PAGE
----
We have seen that the Sun's UltraSparc T1 – provided it is loaded with the right software – is able to scale well. This is a nice fact for demonstrating the underlying philosophy, but without comparisons it does not say an awful lot about the processor's potential. Are 32 slow threads quick enough to beat two or four fast cores? To answer that question, we ordered an X4200, with two 2,4GHz dualcore Opterons, beside the T2000. In order to take the operating system out of the equation, we installed Solaris 10 on the X4200 as well. A difference was that the Opteron 'only' had 8GB of memory (compared to the 16GB in the T2000), but as indicated before, everything above 4GB has little influence on the performance in this benchmark.
It is immediately clear that the Opteron not only performs clearly better than the UltraSparc T1, but also that it reaches its peak sooner. The X4200 is at full steam from about ten simultaneous users, while the T2000 does not reach its full potential until about forty of them hook up. When we scale things down, the two Opteron cores have little difficulty beating the four Niagara cores. We have confirmed this both by switching off a single core in both Opterons, and by turning off one of the processors completely. The difference in performance was minimal in both cases.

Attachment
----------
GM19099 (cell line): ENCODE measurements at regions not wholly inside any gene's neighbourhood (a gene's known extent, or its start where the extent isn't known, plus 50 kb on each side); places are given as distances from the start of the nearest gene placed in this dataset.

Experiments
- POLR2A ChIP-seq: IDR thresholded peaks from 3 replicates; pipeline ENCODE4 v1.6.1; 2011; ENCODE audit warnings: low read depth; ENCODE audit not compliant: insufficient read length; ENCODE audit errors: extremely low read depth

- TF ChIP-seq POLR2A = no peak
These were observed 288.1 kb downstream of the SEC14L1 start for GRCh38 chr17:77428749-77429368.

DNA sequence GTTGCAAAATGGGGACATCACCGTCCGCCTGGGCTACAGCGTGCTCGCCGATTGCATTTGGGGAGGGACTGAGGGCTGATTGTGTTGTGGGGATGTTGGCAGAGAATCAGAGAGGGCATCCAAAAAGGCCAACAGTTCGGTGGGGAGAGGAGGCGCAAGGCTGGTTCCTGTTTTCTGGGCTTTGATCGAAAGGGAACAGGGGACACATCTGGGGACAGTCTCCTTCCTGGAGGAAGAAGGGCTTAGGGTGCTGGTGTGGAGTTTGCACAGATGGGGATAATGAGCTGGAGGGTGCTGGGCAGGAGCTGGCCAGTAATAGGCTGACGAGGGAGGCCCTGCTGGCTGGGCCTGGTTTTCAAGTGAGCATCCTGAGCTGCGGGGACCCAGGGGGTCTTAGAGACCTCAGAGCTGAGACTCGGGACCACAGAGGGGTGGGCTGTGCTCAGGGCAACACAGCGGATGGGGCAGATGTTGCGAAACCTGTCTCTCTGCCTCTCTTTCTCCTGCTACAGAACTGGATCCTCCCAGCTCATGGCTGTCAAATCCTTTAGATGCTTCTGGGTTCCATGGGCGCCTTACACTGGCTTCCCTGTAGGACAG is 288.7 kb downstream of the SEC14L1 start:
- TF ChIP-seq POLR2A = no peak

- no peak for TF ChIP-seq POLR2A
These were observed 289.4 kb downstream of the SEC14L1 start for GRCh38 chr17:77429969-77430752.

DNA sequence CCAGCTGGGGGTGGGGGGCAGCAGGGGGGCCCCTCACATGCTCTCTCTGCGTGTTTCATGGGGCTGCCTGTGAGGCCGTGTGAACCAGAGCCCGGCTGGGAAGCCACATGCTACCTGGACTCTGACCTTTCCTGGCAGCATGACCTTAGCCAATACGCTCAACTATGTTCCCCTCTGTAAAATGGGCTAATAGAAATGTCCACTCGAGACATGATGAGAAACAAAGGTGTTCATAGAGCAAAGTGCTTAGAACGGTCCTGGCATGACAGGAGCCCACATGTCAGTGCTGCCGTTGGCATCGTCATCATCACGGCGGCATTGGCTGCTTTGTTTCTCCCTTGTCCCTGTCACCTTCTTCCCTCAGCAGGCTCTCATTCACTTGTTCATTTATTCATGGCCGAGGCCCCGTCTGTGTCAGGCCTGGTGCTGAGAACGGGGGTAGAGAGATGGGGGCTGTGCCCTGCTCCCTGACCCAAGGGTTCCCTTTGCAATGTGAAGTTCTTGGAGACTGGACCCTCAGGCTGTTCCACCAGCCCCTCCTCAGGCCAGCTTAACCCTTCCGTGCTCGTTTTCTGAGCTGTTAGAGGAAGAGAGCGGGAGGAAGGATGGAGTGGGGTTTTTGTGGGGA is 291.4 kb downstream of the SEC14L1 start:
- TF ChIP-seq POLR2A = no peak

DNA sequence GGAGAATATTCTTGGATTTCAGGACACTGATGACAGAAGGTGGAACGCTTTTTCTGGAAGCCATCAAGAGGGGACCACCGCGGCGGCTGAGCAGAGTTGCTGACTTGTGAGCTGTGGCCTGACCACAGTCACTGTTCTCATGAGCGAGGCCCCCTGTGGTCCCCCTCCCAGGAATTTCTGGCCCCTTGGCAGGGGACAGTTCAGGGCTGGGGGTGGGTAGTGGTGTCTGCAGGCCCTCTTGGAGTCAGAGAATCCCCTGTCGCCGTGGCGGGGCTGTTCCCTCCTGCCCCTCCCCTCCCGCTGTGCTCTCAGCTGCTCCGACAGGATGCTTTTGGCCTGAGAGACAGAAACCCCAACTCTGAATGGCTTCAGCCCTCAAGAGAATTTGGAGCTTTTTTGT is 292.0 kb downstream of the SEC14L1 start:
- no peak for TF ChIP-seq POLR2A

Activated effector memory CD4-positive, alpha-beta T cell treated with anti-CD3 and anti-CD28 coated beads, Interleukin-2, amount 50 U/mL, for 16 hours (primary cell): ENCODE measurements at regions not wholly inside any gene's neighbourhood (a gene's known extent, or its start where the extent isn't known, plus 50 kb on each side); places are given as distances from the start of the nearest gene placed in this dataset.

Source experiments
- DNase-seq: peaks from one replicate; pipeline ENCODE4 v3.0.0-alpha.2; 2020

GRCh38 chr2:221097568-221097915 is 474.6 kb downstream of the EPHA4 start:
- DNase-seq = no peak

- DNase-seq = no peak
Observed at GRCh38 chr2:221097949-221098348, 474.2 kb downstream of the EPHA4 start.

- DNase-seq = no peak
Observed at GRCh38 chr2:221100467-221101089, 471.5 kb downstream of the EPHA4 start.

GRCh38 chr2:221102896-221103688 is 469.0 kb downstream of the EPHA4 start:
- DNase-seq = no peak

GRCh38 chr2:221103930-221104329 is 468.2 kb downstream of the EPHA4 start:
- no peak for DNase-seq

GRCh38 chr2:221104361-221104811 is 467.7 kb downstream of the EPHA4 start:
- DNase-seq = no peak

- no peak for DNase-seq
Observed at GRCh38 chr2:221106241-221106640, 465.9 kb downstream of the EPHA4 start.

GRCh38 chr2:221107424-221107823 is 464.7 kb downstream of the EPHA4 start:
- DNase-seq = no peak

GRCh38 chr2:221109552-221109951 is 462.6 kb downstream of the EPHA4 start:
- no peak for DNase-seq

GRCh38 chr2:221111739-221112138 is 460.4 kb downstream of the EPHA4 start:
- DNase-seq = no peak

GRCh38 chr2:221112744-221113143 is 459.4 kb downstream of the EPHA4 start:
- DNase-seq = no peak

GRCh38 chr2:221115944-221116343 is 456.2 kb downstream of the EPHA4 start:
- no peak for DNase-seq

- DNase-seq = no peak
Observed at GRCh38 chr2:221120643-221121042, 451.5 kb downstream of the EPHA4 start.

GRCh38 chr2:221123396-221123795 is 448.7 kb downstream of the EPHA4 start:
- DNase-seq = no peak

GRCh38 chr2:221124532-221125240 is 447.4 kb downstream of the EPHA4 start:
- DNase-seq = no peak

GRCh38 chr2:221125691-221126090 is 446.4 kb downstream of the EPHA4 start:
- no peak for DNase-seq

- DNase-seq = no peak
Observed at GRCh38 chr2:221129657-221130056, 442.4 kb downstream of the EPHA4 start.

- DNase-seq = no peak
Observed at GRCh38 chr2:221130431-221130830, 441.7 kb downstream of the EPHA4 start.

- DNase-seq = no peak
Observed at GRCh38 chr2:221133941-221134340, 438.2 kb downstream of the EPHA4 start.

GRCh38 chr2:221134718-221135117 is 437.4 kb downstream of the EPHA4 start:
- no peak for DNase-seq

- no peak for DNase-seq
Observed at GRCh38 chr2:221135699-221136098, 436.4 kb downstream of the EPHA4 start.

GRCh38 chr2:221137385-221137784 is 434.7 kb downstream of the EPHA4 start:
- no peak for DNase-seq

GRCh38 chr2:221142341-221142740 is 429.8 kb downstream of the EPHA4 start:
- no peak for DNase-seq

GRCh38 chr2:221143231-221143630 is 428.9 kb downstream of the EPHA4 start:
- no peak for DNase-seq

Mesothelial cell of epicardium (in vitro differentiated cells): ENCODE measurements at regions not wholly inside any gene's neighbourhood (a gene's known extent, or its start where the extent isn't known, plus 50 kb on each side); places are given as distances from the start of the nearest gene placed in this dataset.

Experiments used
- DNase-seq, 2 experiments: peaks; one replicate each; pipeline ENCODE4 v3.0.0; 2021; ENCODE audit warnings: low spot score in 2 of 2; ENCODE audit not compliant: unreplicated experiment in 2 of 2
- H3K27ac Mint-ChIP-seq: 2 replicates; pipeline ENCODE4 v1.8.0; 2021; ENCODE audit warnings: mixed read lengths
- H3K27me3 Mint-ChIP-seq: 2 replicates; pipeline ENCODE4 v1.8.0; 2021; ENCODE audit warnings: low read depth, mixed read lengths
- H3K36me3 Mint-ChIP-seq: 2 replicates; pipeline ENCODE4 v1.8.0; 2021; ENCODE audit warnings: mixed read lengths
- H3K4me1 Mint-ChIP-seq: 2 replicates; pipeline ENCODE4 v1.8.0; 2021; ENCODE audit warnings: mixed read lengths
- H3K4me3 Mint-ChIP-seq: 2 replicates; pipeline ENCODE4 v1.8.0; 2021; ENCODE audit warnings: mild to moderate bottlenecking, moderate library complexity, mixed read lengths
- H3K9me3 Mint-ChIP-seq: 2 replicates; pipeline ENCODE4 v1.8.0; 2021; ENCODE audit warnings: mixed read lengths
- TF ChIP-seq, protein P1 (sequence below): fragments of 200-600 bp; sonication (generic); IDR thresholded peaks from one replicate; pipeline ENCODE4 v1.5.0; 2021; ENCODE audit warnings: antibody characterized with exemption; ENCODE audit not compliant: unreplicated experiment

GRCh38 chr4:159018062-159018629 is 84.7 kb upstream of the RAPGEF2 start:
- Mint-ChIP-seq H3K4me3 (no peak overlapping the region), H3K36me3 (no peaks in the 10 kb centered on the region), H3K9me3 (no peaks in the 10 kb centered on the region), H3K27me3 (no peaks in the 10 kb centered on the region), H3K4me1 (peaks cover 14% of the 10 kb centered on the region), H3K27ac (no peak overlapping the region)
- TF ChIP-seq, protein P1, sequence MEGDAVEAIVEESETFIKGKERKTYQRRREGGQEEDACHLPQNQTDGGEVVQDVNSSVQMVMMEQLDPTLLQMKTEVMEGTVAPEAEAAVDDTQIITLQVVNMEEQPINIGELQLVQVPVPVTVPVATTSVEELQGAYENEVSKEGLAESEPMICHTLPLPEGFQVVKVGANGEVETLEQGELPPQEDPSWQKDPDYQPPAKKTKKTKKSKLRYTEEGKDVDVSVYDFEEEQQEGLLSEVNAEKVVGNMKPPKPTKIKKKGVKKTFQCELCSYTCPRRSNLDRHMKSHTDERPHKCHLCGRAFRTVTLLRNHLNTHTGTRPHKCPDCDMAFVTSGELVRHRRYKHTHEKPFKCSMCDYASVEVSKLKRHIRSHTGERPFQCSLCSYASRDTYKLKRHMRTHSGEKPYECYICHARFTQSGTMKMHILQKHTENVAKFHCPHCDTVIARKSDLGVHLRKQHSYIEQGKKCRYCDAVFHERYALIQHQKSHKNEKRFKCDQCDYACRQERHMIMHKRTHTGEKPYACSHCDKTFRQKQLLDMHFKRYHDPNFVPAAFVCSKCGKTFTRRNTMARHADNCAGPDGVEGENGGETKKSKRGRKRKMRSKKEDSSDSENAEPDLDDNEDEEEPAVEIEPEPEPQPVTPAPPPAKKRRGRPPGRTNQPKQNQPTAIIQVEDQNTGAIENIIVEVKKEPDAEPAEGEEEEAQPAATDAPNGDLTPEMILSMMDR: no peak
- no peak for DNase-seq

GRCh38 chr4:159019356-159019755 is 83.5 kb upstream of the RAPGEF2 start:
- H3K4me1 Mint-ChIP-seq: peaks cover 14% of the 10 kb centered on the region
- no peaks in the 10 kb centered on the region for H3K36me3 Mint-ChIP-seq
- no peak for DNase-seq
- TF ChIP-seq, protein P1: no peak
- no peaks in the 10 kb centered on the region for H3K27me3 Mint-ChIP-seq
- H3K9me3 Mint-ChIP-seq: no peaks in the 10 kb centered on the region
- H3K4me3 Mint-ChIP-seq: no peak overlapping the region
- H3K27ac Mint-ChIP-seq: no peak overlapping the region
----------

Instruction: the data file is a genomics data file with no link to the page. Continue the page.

In MySQL, this picture crops up again, with the exception that things look worse for the T2000 because of the poor scaling behaviour. Remarkably enough the Opteron's performance does not collapse under heavy loads, although it doesn't get better after a certain point. In any case, in MySQL the two Opteron cores beat the eight Niagara cores in all cases. The disappointing impression left by MySQL hardly makes a good case for the philosophy of simplifying cores in order to stick as many as possible on a chip. Having said that, there's people out there who have had success in their efforts and have made MySQL fly on the UltraSparc T1, but apparently our load patterns are not suited to it.